It would be great if there some way to automate from Logseq both filtering through something like roam tools (https://roam-tools.ryanguill.com/) and then conversion with pandoc (GitHub - OliverBalfour/obsidian-pandoc: Pandoc document export plugin for Obsidian (https://obsidian.md)).
Zettlr has built-in markdown-to-Pandoc conversion and is open-source, so it’s another resource for someone that wants to build this plug-in.
I really love Logseq’s default white theme!
It would be lovely if I could export my notes as
- As it is displayed
- In paragraph format
Being able to export as .doc (docx), odf (Libreoffice), and PDF would be useful. Notes made in Locseq could then be easily exported and coded and analysized in qualitative data analysis software like HyperResearch, MaxQDA, or Quirkos.
I will vote for export a note as PDF, which is convinient for sharing.
Logseq is getting better every week. My only worry, now that I have migrated all my notes and articles and book chapters in progress, is that exporting to pandoc/Panwriter (for push-a-button production of pretty publishable pdf files via LaTeX) will be very complicated or even impossible. The ideal export feature would…
- transform selected Logseq pages to vanilla markdown
- concatenate them so they become one markdown document
- turn references into well-formed markdown internal linksº and include embeds as simply the text that was embedded
- not leave any Logseq-specific syntax in the exported file
Please support my request!
º Markdown can link to headings only, so page titles should become headings during export, but I don’t know what to do with references to blocks…
I’ll vote for this! Currently the single page markdown export can be serviceable, but is cludgy for use with multiple pages, etc.
Can we get the option to print the notes to pdf , it would really help with submitting papers.
Integrating Pandoc is being looked into by the devs to allow pdf (and other format) exporting
I would prefer integrated Pandoc support but in the meanwhile there is this plugin:
By setting Logseq to use Computer Modern (the default LaTeX font when exporting a PDF with Pandoc) and other adjustments like using Document Mode the result is pretty similar:
This is VERY nice. Could you send the font link?
Pandoc support would be much appreciated. Especially interesting for those working in science/research and full form writers. And likely to bring interest to LogSeq from those crowds.
This might not be feasible near-term, but the LogSeq<->pandoc Holy Grail would certainly be full Pandoc readers and writers for LogSeq. In that way, conversion to/from loads of interesting formats would be possible, like:
- markdown of various flavours
- Man pages
- LaTeX, LaTeX Beamer
- various bibliography formats
- docx, RTF, ODT
- Jupyter notebook
- various Wiki flavours
Add to that all the citation styles and formats supported by Pandoc.
And, since the LogSeq graph can then be converted to and from the Pandoc AST, the possibility to apply Pandoc filters (written in Lua or JSON) to the AST tree and, hence, to the LogSeq graph.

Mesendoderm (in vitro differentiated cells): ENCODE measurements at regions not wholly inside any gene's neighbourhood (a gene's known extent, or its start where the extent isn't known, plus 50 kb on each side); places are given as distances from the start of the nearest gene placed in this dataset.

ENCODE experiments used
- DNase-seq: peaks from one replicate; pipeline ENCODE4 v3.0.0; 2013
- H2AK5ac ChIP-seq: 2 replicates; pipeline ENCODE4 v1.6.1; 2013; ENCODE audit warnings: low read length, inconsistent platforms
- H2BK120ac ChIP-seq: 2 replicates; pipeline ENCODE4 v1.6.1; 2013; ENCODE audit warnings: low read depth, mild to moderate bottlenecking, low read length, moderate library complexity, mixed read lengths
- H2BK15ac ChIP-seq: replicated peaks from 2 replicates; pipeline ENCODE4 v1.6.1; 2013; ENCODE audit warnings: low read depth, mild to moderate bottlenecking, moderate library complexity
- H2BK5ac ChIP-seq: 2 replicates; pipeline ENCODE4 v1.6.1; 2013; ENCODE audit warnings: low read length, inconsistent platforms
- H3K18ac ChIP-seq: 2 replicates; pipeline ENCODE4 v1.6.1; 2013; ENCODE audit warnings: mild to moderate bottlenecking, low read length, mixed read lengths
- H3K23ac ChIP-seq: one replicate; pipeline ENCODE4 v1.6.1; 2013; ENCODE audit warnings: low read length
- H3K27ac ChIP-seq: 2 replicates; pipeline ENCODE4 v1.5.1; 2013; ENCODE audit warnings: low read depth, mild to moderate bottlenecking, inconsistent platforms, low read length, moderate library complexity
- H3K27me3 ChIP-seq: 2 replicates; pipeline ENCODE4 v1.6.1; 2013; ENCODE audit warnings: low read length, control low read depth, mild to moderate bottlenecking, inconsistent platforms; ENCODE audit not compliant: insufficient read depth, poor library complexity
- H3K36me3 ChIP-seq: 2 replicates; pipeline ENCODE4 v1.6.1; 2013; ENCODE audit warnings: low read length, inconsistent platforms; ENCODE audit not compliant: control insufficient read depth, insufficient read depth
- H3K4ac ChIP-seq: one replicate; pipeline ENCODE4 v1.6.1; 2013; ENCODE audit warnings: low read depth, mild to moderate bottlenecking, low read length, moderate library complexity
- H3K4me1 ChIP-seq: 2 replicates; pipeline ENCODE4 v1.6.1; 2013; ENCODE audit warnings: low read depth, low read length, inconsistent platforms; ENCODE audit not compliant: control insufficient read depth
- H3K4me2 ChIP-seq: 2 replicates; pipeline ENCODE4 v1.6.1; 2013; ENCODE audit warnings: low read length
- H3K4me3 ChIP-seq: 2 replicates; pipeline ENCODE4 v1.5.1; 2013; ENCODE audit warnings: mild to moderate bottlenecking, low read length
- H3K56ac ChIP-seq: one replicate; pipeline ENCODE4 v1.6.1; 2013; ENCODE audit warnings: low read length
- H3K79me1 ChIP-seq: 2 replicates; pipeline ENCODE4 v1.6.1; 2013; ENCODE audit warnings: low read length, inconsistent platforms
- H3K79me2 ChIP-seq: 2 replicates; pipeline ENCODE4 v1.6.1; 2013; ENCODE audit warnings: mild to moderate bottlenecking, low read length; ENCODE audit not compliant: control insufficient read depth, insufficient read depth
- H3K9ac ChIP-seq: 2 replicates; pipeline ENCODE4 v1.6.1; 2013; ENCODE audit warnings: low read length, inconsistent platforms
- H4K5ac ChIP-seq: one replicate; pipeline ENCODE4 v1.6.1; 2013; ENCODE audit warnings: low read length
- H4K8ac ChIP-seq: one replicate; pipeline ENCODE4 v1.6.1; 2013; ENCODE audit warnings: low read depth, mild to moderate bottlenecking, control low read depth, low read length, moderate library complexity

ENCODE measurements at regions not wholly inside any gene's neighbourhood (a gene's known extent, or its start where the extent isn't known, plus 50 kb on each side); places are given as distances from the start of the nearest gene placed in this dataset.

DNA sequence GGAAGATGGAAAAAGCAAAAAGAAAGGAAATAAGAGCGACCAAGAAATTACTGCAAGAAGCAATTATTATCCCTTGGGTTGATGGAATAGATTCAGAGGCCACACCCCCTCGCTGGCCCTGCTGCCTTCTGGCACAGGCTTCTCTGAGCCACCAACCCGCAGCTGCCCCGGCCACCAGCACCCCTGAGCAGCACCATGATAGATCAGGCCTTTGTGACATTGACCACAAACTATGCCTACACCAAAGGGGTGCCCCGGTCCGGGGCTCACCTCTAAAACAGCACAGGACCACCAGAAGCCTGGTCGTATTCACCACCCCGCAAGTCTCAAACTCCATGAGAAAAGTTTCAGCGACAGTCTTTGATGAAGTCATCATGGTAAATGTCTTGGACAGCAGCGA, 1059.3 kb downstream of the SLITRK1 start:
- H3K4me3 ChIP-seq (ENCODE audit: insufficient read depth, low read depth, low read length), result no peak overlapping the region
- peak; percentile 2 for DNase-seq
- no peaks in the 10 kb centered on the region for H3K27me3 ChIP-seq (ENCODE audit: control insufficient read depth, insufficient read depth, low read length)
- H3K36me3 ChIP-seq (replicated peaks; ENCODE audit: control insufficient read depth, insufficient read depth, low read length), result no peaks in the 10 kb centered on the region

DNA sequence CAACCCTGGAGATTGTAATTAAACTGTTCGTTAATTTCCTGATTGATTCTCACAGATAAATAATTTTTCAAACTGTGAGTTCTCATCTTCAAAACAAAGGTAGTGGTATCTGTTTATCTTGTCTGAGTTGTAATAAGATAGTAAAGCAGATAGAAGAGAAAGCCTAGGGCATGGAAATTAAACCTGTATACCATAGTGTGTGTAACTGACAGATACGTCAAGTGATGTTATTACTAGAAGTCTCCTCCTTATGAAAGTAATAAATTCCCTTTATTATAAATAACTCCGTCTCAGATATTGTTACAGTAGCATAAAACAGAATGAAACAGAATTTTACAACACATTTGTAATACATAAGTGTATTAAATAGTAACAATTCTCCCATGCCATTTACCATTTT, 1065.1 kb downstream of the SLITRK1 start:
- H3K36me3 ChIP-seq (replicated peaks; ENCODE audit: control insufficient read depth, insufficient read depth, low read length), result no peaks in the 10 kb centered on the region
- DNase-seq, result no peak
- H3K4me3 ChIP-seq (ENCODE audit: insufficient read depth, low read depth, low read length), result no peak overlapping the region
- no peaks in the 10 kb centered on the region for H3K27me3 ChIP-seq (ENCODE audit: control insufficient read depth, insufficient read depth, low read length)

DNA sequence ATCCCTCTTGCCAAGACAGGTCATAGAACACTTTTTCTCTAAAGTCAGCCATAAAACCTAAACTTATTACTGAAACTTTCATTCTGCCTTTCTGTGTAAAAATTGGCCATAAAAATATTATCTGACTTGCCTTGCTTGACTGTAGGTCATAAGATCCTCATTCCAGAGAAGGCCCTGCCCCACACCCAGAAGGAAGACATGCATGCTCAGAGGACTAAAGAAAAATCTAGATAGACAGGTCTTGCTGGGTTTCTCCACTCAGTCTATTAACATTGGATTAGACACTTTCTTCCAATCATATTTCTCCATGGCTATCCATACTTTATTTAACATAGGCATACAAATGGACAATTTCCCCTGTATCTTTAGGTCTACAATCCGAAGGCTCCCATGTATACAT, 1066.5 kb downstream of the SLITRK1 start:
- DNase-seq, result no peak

Another way to export a page relatively easy is using the ‘Doc viewer exporter’ plugin. It exports the document as a html as shown in logseq. You can open this html in Word (sadly, it does not work great together with LibreOffice). Export it to the folder that holds your pages to ensure images are included. From there, export to pdf, or open the page in Chrome/Firefox and export there as pdf.
Very interesting resource, it would also be very good if it was possible to create a website using the notes in Logseq, a good example is Org Mode Hello Worg, the Org-Mode Community!, it supports exporting to full HTML or PDF.
It would be great, as it could be used for public documentation, articles, blogs and other uses, even more so if it were possible to export a clean and standard Markdown or other type of format, so the HTML could be generated by a static site generator like Zola , MkDocs and the like.
‘Doc viewer exporter’ plugin v1.11.1 works great but its big problem is that it does not display tags.
Hi Alex. I am new to logseq, I am wondering how do you manage to print the math equations
Hi and welcome,
Logseq supports LaTeX syntax for math formulas and there are two ways to insert it:
Inline: wrap the formula between two $:
$E=mc^2$. This is meant to be used in the same line with other text.
Block (it will be centered), you need a line with two $$, then one or more lines of formulas and then a line with two $$:
To insert a new line inside the same block, press Shift+Enter (as opposed to Enter that by default create a new block).
This is how almost all Markdown editors support math formulas.
In case you don’t know LaTeX, it’s the industry standard to produce academic documents and math ones in particular, start from here to learn it:
That guide comes from a popular LaTeX online editor, Overleaf.
Logseq doesn’t support the whole LaTex but just the math formulas and does so thanks to a popular library to display LaTeX formulas on the Web: KaTeX.
Since people often need other features from LaTeX in their formulas, KaTeX adds some “functions” to bridge the gap: Supported Functions · KaTeX
The functions above are syntax you can use in Logseq too and in other Markdown editors that uses KaTeX for formulas.
Thank you for your great response! (I was using the block equation before, and I didn’t know the in line one). I had some difficulty in printing the latex math equations in my logseq document. When I’m using the pdf exporting plug-in you referred to, the latex equations will be printed as its source code form instead of the displayed form. Do you have any suggestions?
With reference to the plugin mentioned above, I use Download as PDF > Print with Retained Formatting.
The other option is export as Markdown and then use Pandoc to convert it to PDF.